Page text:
In early February, government negotiator Aung Min met KIO leaders in a city on the Chinese border. Both sides agreed to work on reducing military tensions, opening lines of communication, and inviting observers to attend their next meeting. The Chinese government played a crucial role in mediating the talk between the two sides: Luo Zhaohui of the Chinese Foreign Ministry also attended the meeting. This is noteworthy. It appears that China and other Southeast Asia nations are pressing both the Burmese government and ethnic armies to come to the table together in Chiang Mai to explore the possibility of substantive political dialogue.
The more urgent reason for the Burmese government to pursue dialogue is that the country is set to assume the chair of the Association of Southeast Asian Nations (ASEAN) in 2014. This high-profile honor will give the Burmese government much-needed political legitimacy. The government will host hundreds of ASEAN meetings during the period of its chairmanship, and while this is happening Burmese leaders certainly don’t want the visiting heads of ASEAN states to be reading about the Kachin war and ethnic strife in the daily papers. (The authorities have just announced, by the way, that eight new private newspapers can start publishing in April.) Government officials would also prefer to not have to answer questions from visiting journalists about continuing violence in the ethnic regions. Burma would much prefer to use the ASEAN summit as an occasion for highlighting its political reforms and inviting more investment from ASEAN countries and beyond.
The government negotiating team’s conduct of peace talks with the ethnic alliance council also reduces the role of democracy icon Aung San Suu Kyi in Burma’s ethnic politics. The leader of the opposition movement had shied away from taking a clear stand on the Kachin conflict for over a year now. She has avoided criticizing the Burmese army’s actions in Kachin, saying that abuses have occurred on both sides. Her position has outraged the Kachin and many ethnic minority groups, who once lent their support to the Lady in her fight against the old military junta. Early this year, Aung San Suu Kyi said she would require an official invitation to join peace negotiations. In February, she appeared to change her tune by emphasizing her willingness to play a mediating role in the Kachin conflict. But the Kachin rebels turned her down — attesting dramatically to her diminished role.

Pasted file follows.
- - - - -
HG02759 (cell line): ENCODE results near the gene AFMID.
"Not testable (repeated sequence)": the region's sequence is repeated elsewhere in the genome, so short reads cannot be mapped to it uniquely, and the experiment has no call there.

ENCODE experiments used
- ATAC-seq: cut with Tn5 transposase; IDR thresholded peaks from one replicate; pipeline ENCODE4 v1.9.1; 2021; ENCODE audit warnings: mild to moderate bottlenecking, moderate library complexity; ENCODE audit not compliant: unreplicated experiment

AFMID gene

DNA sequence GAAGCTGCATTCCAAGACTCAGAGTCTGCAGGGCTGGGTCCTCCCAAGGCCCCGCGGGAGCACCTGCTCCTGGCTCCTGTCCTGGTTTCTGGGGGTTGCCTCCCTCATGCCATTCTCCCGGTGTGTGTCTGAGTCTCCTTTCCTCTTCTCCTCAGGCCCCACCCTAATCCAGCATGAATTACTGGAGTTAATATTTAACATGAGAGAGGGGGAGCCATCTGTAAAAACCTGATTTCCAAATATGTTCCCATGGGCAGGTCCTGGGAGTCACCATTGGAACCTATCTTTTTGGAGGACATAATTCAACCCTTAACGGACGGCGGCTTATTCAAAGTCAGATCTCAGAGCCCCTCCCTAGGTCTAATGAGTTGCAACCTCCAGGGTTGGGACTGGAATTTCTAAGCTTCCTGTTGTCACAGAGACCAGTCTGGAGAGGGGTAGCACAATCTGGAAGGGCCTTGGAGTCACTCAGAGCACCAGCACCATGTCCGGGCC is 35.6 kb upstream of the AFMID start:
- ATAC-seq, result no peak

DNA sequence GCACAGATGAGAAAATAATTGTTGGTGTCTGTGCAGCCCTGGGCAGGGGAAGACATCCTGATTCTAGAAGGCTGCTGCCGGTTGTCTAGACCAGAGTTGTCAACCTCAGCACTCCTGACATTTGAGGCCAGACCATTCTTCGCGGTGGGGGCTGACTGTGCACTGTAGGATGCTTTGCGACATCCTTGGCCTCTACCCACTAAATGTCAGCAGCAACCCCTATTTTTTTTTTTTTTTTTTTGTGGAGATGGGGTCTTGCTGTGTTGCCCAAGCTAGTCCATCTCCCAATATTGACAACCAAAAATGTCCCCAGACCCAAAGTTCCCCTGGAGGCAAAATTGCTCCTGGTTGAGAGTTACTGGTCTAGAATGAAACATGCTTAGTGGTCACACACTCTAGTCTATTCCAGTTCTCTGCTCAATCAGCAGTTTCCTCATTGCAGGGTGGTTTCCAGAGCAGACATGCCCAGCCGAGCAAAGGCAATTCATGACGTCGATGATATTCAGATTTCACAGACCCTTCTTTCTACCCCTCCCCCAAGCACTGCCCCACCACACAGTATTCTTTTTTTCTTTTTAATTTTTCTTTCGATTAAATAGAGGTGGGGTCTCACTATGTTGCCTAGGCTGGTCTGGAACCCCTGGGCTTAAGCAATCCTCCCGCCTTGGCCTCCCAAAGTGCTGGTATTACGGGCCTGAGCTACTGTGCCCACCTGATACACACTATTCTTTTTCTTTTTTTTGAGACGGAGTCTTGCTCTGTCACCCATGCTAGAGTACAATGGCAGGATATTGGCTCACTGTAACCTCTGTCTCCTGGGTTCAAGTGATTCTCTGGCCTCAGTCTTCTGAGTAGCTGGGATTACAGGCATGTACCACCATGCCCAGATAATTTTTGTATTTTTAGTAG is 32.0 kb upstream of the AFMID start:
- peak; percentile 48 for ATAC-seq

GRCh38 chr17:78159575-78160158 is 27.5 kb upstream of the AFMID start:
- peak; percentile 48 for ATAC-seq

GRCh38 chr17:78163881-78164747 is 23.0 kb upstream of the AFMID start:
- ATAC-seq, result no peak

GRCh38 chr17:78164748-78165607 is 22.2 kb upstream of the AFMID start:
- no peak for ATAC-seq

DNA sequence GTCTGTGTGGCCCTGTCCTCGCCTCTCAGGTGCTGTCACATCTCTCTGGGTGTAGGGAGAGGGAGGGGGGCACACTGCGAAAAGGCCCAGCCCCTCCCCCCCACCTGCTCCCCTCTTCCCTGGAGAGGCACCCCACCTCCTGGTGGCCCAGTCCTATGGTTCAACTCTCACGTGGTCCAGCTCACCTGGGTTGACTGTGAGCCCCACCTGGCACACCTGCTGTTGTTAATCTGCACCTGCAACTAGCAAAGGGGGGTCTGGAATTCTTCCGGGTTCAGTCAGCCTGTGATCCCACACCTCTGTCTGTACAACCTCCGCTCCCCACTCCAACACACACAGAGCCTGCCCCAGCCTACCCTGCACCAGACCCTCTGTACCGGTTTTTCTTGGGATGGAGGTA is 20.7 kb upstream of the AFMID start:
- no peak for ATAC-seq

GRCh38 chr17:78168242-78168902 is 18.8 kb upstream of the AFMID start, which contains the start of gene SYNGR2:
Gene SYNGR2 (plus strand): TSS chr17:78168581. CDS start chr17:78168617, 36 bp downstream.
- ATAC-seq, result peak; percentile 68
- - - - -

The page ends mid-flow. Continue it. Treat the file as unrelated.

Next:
Perhaps the government’s effort to enter into a political dialogue with the ethnic alliance could frustrate Aung San Suu Kyi’s attempt to make herself relevant in the peace process. It is also increasingly apparent that ethnic groups in Burma no longer look up to Aung San Suu Kyi for moral solidarity and political support (at least for now). That should be a powerful lesson for Burman politicians.
All in all, this new approach to the peace process is a very positive step. The international community should do whatever it can to sustain this unprecedented situation. The United States should not sit idly by. Just as Washington played an important part in facilitating dialogue between Aung San Suu Kyi and the government in 2011-2012, the Obama Administration now needs to put its weight behind the revitalized peace talks — and should also do what it can to make sure the Burmese military plays along. Of course, all sides must be pragmatic and willing to make compromises for a sustainable solution that the people of this war-torn country deserve.